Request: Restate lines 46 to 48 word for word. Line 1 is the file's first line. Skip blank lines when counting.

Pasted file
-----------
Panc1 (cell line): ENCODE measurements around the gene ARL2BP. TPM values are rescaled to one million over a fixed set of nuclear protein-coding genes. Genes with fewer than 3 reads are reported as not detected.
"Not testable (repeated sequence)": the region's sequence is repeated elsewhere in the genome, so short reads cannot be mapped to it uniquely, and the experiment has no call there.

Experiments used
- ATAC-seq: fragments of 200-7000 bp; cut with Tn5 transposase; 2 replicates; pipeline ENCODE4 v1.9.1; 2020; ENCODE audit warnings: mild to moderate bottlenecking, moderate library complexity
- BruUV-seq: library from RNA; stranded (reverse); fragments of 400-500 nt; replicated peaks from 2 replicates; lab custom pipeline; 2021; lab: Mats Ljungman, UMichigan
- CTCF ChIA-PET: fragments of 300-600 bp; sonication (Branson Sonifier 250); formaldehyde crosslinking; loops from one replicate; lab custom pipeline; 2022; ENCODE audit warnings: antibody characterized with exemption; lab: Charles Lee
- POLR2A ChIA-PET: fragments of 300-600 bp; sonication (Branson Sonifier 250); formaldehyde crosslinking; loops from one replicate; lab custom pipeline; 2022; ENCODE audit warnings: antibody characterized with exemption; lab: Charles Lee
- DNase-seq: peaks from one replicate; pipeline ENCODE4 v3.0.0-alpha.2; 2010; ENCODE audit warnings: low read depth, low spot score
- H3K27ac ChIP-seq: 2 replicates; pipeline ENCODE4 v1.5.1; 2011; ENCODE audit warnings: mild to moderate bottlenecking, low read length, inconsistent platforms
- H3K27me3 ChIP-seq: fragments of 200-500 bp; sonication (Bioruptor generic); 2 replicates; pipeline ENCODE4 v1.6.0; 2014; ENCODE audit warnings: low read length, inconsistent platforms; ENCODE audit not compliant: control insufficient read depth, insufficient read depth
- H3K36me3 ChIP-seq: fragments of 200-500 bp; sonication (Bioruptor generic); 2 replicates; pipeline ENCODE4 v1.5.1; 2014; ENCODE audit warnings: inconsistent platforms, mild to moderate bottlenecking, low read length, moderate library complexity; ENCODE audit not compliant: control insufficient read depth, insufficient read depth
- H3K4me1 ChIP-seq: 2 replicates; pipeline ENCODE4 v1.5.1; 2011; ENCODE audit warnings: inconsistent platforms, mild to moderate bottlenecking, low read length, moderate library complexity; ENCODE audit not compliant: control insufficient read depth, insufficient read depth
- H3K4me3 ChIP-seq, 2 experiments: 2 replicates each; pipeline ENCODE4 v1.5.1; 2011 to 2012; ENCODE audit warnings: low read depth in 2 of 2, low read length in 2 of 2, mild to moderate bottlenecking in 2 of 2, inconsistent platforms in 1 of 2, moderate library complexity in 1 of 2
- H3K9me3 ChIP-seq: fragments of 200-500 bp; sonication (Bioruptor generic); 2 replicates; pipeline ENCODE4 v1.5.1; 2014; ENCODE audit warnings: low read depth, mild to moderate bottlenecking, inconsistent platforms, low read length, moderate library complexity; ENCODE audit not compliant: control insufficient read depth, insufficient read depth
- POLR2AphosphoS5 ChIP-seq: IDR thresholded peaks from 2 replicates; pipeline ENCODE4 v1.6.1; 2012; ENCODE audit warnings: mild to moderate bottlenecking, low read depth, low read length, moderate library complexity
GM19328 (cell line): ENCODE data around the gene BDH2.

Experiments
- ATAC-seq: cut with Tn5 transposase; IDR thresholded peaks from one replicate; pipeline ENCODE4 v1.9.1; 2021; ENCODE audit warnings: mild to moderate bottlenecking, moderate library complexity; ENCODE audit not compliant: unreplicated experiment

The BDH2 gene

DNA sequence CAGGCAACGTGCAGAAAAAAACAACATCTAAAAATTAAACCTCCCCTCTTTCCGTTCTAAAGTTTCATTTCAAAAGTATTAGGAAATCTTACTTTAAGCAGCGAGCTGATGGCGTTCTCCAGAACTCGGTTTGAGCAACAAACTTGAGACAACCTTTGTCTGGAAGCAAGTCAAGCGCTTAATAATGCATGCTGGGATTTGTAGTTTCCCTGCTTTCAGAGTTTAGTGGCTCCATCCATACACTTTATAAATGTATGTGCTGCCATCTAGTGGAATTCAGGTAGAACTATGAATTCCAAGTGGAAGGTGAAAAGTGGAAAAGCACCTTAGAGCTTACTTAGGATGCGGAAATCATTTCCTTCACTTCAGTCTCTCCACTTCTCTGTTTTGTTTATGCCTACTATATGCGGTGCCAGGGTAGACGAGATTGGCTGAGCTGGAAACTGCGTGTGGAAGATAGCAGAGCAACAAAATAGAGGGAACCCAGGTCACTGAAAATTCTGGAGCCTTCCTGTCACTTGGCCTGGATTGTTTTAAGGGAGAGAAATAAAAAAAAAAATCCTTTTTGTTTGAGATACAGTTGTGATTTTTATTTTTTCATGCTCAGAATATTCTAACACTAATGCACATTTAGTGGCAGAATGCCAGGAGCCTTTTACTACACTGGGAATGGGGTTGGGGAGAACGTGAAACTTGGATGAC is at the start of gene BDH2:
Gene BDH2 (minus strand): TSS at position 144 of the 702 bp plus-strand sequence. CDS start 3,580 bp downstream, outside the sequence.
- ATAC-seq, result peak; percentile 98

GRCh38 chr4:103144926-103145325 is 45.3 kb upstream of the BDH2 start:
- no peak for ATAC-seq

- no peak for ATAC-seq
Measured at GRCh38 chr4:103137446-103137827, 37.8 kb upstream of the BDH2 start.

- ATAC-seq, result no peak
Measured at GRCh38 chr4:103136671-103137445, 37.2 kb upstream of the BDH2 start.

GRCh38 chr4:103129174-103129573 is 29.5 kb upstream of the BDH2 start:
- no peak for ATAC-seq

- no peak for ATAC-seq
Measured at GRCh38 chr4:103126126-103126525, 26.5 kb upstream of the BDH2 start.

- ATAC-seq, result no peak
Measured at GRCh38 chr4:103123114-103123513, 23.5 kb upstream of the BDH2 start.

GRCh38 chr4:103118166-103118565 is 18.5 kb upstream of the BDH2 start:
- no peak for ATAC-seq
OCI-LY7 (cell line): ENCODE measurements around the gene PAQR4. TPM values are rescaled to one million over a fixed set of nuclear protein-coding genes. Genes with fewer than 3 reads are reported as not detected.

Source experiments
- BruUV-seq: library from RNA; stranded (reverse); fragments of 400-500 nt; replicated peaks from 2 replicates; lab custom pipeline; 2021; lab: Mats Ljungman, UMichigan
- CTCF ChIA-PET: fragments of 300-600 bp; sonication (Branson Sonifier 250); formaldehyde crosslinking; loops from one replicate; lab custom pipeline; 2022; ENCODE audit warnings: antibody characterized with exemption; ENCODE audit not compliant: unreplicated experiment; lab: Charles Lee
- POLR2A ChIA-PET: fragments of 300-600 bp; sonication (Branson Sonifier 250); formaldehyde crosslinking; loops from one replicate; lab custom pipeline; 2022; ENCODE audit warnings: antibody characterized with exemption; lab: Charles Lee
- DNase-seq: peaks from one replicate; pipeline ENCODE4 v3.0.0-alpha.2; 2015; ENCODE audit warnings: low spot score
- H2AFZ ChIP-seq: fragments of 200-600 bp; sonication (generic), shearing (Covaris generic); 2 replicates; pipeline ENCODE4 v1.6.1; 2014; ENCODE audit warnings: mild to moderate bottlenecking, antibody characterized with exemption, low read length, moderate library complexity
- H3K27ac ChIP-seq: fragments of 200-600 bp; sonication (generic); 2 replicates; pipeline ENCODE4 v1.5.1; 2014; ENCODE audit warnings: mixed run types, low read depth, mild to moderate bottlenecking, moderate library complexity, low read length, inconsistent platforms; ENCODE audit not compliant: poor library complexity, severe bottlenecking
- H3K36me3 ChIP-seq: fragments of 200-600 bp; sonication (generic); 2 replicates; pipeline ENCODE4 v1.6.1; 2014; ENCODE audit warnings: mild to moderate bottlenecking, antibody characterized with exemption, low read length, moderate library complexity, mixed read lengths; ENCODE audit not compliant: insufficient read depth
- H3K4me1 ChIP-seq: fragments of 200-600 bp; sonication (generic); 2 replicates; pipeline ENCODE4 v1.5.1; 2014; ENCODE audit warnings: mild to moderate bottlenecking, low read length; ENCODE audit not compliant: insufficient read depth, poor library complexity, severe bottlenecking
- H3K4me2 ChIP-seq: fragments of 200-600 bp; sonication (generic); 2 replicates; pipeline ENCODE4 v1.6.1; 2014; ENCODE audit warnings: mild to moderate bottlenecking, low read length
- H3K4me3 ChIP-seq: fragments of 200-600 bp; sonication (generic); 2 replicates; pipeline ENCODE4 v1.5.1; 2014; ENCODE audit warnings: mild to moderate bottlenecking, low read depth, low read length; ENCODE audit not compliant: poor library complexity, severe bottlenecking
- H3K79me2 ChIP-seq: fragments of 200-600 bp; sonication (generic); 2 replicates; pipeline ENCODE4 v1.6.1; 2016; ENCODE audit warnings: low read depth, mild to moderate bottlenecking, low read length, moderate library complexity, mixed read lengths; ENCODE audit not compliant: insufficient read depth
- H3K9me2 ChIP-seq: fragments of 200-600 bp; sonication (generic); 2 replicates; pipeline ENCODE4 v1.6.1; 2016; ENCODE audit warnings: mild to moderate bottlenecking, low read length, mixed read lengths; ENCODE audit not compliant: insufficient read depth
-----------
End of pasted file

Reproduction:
- H3K4me1 ChIP-seq: fragments of 200-600 bp; sonication (generic); 2 replicates; pipeline ENCODE4 v1.5.1; 2014; ENCODE audit warnings: mild to moderate bottlenecking, low read length; ENCODE audit not compliant: insufficient read depth, poor library complexity, severe bottlenecking
- H3K4me2 ChIP-seq: fragments of 200-600 bp; sonication (generic); 2 replicates; pipeline ENCODE4 v1.6.1; 2014; ENCODE audit warnings: mild to moderate bottlenecking, low read length
- H3K4me3 ChIP-seq: fragments of 200-600 bp; sonication (generic); 2 replicates; pipeline ENCODE4 v1.5.1; 2014; ENCODE audit warnings: mild to moderate bottlenecking, low read depth, low read length; ENCODE audit not compliant: poor library complexity, severe bottlenecking